Financial markets are likely in for a bumpy ride in the coming years -- what we now see is perhaps a foretaste. Hiding from the ups and downs isn't likely an option. Looking for this period's manifold opportunities could actually be exciting.
A weaker Canadian dollar poses a threat to imported inputs to Canada's production machine, and to future Canadian investments abroad. But the soaring U.S. dollar isn't the only currency in play. Movements in other currencies are less dramatic. Perhaps this is an opportunity to scan the globe both for inputs to our production process and for direct investment undertakings in less-traditional markets.
How is Canada faring in our industrial diversification? Progress on trade diversification over the past 15 years is likely one of the most remarkable developments in Canadian economic history. A strong dependence on traditional markets was only enhanced by the Canada-US FTA, which saw exports to the US soar to over 85 per cent of the total. But a big shift began in the New Millennium.
Recently there is an increasing need for exports to be built into the growth strategy of any business. Without exports, businesses, whether they are small businesses or multinationals, increasingly risk their long term health and prosperity by ceding rapidly growing markets and brand awareness to up and coming competitors over the long term.
The New York Declaration on Forests represents an unprecedented effort by developed and developing countries to partner around a shared goal of ending global forest loss and committing to a concrete timeline to realize their goal to accomplish this goal.
The tech wreck, the thickening border with the U.S. and the soaring loonie in the mid-2000's turned the attention of Canada's exporters to fast-growing emerging markets. In a relatively short time span, our trade with this rapidly-rising part of the global economy has risen from less than 5 per cent to almost 13 per cent of our merchandise exports.
We expect developing markets to re-emerge. They've gone quiet in the past couple of years, weary of waiting for the world's large economies to get going again. Their recent record has persuaded pundits to throw them into the 'new normal' soup.
Just over a year ago, markets went into a tailspin. At that time then-Fed Chairman Bernanke made what was supposed to be a benign announcement that gave new meaning to the word "taper." Currencies were thrust into the mayhem well ahead of the statement becoming action, as markets tried to anticipate the pricing effects of this new monetary regime. Tapering is now well underway; how are currencies weathering the storm?
Cash has been plentiful in emerging markets. Between 2009-2012 as quantitative easing ramped up, there was a massive expansion in borrowing on global bond markets by emerging market (EM) sovereigns, banks and companies. As a result, EM economies are now closely integrated into global debt markets, and thus more affected by actions taken in Developed Markets (DMs), particularly the withdrawal of quantitative easing (QE).
Canada will see timely benefits as global trade picks up. Prospects for the domestic economy are not strong, but exports are already rising nicely. Domestic weakening should help to free up capacity for exports, which is running pretty tight in some industries. In others, there is capacity to absorb growth.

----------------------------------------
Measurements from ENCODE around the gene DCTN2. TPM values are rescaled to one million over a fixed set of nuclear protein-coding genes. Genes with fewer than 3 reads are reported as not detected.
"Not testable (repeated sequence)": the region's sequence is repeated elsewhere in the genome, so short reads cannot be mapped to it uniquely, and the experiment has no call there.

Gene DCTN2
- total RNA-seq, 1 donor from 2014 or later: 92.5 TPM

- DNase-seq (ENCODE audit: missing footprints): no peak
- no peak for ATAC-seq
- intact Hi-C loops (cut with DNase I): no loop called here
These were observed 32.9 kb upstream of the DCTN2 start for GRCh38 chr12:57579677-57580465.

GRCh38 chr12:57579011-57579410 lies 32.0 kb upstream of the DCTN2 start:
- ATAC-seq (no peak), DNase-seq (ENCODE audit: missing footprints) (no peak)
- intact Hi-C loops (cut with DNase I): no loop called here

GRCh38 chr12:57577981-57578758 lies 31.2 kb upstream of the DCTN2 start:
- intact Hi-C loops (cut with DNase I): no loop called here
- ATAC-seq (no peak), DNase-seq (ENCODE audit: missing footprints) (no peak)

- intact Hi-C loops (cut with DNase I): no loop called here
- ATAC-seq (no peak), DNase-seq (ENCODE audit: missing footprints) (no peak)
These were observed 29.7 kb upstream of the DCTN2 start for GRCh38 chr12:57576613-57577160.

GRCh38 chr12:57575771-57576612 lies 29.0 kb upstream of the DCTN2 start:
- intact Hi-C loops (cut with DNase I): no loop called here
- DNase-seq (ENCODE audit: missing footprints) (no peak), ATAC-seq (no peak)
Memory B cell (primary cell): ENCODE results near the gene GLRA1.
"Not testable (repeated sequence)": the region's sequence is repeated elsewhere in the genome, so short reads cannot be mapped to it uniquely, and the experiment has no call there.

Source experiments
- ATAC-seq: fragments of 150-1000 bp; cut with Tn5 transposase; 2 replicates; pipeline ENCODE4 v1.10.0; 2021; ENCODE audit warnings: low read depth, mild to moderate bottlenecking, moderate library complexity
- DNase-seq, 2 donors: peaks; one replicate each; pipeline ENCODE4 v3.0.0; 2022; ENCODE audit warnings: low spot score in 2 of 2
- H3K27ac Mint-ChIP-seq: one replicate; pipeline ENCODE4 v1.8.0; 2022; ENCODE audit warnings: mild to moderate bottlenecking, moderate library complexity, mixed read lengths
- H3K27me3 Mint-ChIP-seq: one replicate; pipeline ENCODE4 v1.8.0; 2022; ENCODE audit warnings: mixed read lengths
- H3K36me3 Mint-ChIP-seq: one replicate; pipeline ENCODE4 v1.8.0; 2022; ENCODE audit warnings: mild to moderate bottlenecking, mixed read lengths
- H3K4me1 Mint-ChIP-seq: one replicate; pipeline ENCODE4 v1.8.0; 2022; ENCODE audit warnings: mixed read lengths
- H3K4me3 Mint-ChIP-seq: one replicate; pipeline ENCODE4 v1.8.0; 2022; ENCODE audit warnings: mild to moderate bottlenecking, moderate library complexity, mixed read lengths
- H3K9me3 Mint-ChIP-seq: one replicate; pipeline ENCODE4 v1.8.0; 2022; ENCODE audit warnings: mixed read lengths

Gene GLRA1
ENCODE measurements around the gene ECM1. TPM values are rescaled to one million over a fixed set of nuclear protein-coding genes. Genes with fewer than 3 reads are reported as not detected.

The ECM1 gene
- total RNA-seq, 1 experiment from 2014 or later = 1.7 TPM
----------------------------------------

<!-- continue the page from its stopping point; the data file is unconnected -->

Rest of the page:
The world is getting hungrier. It has been said many times, but it bears repeating: the rise of emerging markets over the past three decades is now vaulting millions into the ranks of the middle class every year.
When international trade collapsed in 2009, the Canadian economy turned inward, and for a change, discovered a steady source of growth. That source is now tapped out, and economy-watchers have for some time turned their eyes back to trade. So far, the view has been uninspiring. Will Canadian trade carry growth forward, or is our hopeful gaze in for a big disappointment?
Canadian investors are well-known in Colombia, particularly in the oil and gas sector. The crisis proved to be a setback to impressive investment activity, but it has since rebounded. Canadian direct investment in Colombia is now over 70 per cent higher than at the 2008 peak, at just under $1.8 billion.
Exporting. Globalization. Diversification. These are big terms, and we usually associate them with big business. This overlooks one key fact: that all businesses start off as small affairs, and the same is generally true for export ventures. So, how are Canada's small exporters doing?
Mass protests have become an all-too-common post-crisis occurrence in major cities around the world. The sheer number of them elicits key questions. What is making them so prevalent? Where will the movement strike next? And more personally, how will protests affect our international business operations?
International trade will be a key growth driver for the Canadian economy this year and next. However, the distribution of export growth in Canada's provinces is anything but even. Some are leading the charge, while others are steady at the national pace. Others are lagging behind, some quite seriously. What are the key factors influencing the different growth patterns?
Jitters about the economy's near-term future shroud the planet. The latest data aren't helping. But quietly, amid the gloom, there's a different story. Lending activity is beginning to improve.
Normally, this column is forward-looking, but occasionally, it pays to reflect on recent events. Annual merchandise trade
With the loonie near parity, transportation costs climbing and protectionist trade provisions on the table in Washington
Christine Lagarde needs to do more to improve countries' confidence in the IMF's ability to contain and predict the kinds of financial and economic crises that have continued to challenge the international financial system for over two decades.